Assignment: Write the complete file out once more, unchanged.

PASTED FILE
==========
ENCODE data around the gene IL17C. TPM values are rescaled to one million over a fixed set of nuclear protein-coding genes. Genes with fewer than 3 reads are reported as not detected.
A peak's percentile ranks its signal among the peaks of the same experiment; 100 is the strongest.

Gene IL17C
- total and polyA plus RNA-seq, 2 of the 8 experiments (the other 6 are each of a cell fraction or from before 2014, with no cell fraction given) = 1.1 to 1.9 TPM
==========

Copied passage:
ENCODE data around the gene IL17C. TPM values are rescaled to one million over a fixed set of nuclear protein-coding genes. Genes with fewer than 3 reads are reported as not detected.
A peak's percentile ranks its signal among the peaks of the same experiment; 100 is the strongest.

Gene IL17C
- total and polyA plus RNA-seq, 2 of the 8 experiments (the other 6 are each of a cell fraction or from before 2014, with no cell fraction given) = 1.1 to 1.9 TPM